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Louis Delsarte, a muralist of the Black experience

NEW YORK — Louis Delsarte, a noted artist who celebrated Black history and culture through dreamlike paintings, drawings, prints, and, above all, large-scale public murals, died May 2 in Atlanta. He was 75.

His wife, Jea Delsarte, confirmed the death, saying he had had a heart condition.

Born and raised in Brooklyn, N.Y., Mr. Delsarte created monumental murals throughout New York City. Among his best-known pieces is a 20-foot-long mosaic, “Transitions,” installed in 2001 inside the Church Avenue subway station in the East Flatbush section of Brooklyn.

Made of bright shards of glass, “Transitions” depicts sidewalk strollers, churchgoers, and costumed men and women celebrating the West Indian American Day Parade in uplifting scenes of Black life rendered in stunning color.

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“Whenever I see Louis’s work, I see a bunch of Black people looking good, from anywhere and everywhere in the diaspora,” said Arturo Lindsay, an artist and professor emeritus of art and art history at Spelman College in Atlanta. “Just showing Black people looking good and happy is a hell of a political statement.”

Another of Mr. Delsarte’s glass murals, “The Spirit of Harlem,” depicts figures from the Harlem Renaissance, among them Cab Calloway and Count Basie, some of whom he knew through his parents.

Measuring 10 feet by 30 feet, it was commissioned by North Fork Bank in 2005 for its branch at West 125th Street, across from the Apollo Theater.

In 2017, “The Spirit of Harlem” was bricked over by a Footaction store that had moved into the former bank. Outraged community members, including the Rev. Calvin O. Butts III of the Abyssinian Baptist Church, led protests, and the shoe emporium, bowing to the pressure, restored the mural.

Mr. Delsarte first found fame in the 1960s as a muralist in the bohemian downtown New York art scene. He painted the walls psychedelic inside the Electric Circus, the East Village nightclub frequented by Andy Warhol and the Velvet Underground.

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Mr. Delsarte’s circle of artists included Robert Mapplethorpe, with whom he studied at Pratt Institute, and Mapplethorpe’s roommate and lover, Patti Smith, who mentioned Mr. Delsarte in her 2010 memoir, “Just Kids.”

Mr. Delsarte moved out West for a time in the 1970s, painting murals in and around Laguna Beach, Calif., while living in a commune. He settled in Arizona, where he earned an MFA from the University of Arizona Tucson in 1977.

Long after he went back East, leaving his hippie days behind him, Mr. Delsarte retained that era’s gentle optimism and earnest belief in peace and love.

“He was a humble and lovely man, and a vibrant soul who could have been nothing but an artist,” said Gina Guy, who is the collections manager at the Robert Rauschenberg Foundation and Mr. Delsarte’s cousin.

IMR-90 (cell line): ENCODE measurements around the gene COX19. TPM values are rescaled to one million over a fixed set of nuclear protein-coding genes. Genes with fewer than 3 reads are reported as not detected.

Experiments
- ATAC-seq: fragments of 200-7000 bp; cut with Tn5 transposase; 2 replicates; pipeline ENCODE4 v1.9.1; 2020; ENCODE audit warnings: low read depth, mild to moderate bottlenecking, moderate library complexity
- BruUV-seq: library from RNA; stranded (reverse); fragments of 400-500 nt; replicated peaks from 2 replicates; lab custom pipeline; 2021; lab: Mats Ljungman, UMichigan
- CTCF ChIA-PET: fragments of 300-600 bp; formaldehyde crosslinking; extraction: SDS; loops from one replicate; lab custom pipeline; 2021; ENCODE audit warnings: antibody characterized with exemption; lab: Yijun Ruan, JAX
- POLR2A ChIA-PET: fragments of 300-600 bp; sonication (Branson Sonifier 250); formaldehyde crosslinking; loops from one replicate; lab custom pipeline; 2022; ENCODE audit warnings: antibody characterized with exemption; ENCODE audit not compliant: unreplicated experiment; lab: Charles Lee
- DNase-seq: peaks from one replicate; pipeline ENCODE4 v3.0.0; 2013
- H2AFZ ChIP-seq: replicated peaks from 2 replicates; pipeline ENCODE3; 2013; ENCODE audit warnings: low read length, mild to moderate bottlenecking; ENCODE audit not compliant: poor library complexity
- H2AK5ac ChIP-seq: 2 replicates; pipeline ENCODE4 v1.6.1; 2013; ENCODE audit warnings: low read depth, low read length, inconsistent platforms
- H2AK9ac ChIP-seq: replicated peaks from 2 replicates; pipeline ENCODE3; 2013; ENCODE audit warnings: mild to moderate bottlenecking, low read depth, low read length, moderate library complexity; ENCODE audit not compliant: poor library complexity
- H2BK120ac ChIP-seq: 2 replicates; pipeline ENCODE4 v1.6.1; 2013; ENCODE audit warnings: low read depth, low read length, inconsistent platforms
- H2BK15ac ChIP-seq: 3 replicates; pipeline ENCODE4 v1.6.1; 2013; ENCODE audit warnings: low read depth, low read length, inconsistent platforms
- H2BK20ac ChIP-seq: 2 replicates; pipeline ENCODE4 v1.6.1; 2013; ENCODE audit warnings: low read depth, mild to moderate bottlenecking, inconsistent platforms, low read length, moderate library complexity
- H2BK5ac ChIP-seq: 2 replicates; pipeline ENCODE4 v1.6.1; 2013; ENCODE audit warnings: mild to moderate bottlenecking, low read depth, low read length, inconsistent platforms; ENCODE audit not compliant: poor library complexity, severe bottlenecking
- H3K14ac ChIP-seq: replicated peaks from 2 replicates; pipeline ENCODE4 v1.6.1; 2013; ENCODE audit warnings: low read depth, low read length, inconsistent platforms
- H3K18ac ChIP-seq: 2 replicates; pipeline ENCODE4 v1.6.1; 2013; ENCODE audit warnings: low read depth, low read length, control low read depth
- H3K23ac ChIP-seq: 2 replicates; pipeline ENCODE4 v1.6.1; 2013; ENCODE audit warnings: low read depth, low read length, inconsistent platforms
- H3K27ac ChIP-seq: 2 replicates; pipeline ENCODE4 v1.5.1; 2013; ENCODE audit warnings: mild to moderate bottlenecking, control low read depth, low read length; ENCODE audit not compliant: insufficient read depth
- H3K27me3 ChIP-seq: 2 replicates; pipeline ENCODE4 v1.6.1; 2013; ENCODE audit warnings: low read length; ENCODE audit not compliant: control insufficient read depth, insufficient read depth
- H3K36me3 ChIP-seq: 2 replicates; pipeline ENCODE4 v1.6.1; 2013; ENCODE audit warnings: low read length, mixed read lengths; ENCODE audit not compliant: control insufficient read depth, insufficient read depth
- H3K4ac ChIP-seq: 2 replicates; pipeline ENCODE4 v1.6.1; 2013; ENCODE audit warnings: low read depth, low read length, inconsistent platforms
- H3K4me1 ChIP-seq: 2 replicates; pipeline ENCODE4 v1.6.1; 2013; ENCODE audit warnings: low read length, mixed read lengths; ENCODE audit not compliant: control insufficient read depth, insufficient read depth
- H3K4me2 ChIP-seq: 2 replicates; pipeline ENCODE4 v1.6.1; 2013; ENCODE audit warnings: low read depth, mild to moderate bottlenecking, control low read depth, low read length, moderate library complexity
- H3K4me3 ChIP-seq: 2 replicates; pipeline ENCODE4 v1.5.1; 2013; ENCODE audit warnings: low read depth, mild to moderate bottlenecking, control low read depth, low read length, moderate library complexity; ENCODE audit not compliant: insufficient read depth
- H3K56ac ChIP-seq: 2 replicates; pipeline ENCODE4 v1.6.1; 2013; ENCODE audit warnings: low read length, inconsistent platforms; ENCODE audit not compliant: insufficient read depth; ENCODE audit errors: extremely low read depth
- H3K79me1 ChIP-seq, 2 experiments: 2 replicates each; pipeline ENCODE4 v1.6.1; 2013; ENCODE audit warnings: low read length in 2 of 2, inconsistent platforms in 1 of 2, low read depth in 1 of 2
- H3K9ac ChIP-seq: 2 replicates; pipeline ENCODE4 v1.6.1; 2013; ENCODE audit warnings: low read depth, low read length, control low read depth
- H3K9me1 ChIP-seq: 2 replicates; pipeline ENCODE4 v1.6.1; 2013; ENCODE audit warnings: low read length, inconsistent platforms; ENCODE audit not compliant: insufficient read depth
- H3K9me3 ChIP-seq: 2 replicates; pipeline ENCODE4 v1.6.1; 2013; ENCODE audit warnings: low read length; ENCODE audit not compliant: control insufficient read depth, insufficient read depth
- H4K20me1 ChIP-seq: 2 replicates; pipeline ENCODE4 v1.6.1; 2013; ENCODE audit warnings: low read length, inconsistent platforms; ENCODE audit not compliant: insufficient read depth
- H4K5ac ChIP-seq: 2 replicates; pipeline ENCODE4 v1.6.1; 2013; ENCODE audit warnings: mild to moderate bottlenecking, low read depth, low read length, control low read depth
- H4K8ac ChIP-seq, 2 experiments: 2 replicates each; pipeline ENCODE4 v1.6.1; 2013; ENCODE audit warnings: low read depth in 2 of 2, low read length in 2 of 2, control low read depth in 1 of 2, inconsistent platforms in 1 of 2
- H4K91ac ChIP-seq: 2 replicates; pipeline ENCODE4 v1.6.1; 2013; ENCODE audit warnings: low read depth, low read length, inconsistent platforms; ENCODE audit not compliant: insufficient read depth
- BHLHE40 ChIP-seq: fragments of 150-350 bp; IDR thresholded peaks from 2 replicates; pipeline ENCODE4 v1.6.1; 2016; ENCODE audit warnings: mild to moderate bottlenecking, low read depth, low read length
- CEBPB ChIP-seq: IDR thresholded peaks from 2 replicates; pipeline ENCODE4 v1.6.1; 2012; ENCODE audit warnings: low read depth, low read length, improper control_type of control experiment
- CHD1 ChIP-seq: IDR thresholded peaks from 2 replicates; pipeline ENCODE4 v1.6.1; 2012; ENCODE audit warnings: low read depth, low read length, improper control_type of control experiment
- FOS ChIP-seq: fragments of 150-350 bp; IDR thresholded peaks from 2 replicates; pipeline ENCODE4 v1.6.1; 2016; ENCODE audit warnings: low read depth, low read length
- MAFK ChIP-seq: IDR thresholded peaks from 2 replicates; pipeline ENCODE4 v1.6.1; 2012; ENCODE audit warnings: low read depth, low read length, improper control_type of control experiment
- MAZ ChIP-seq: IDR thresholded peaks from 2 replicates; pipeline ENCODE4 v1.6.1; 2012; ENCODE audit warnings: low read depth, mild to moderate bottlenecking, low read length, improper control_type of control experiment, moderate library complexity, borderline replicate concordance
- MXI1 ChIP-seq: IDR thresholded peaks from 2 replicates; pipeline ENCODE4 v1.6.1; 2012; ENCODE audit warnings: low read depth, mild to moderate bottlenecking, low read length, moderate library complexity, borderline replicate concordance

But unlike many fancy-free hippies, Mr. Delsarte was rigorously productive, creating a large body of work over the decades.

His paintings show a masterly technique, blending figurative elements and depictions of the natural world with abstraction, layers of symbolism, and fantastical imagery that defy easy categories.

“Louis reminded me of a cross between Ellington and Hendrix,” Kevin Sipp, curator of Gallery 72 in Atlanta, said in an appreciation on the website Arts Atl. “Hendrix could take the blues and turn it into something cosmic. Louis did the same thing with a paintbrush.”

Louis Jessup Delsarte III was born Sept. 1, 1944, in Brooklyn to Louis Delsarte II and Llewellyn (Johnston) Delsarte.

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His parents, both educators — his father was a sports superintendent with the New York City Board of Education; his mother was a teaching assistant at the Elizabeth Blackwell Junior High School in Queens — were friends with Black artists and performers. Lena Horne would leave the family tickets whenever she performed in town.

Mr. Delsarte’s mother fostered his artistic talents, enrolling him at age 9 in classes at the Brooklyn Museum. From then on he was seemingly never without a sketchbook and pencils.

“Almost everywhere we went, especially if we went to a concert or dinner, any place where he’d be for more than two hours, he would sketch,” said Jea Delsarte, who met her husband in 1988 at a gallery show in Milwaukee and married him the following year. (His first marriage, to Janice Quinn, whom he wed at the Electric Circus in the late 1960s, ended in divorce.)

In 1990, Mr. Delsarte and his wife moved to Atlanta, where he accepted a tenured teaching position at Morris Brown College.

He had been an assistant professor at Morehouse College, also in Atlanta, since 2008.

In addition to his wife, Mr. Delsarte leaves two daughters, Shanti Delsarte, from his first marriage, and Rachel Delsarte; and his sister, Eva Delsarte.

In an interview with Time magazine in 2019, Mr. Delsarte offered this assessment of his work: “I try to work toward peace, to say that art is the meaning of love, that living on Earth is a spiritual quest.

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“I try to elevate the spirit of man and the spirit of humanity.”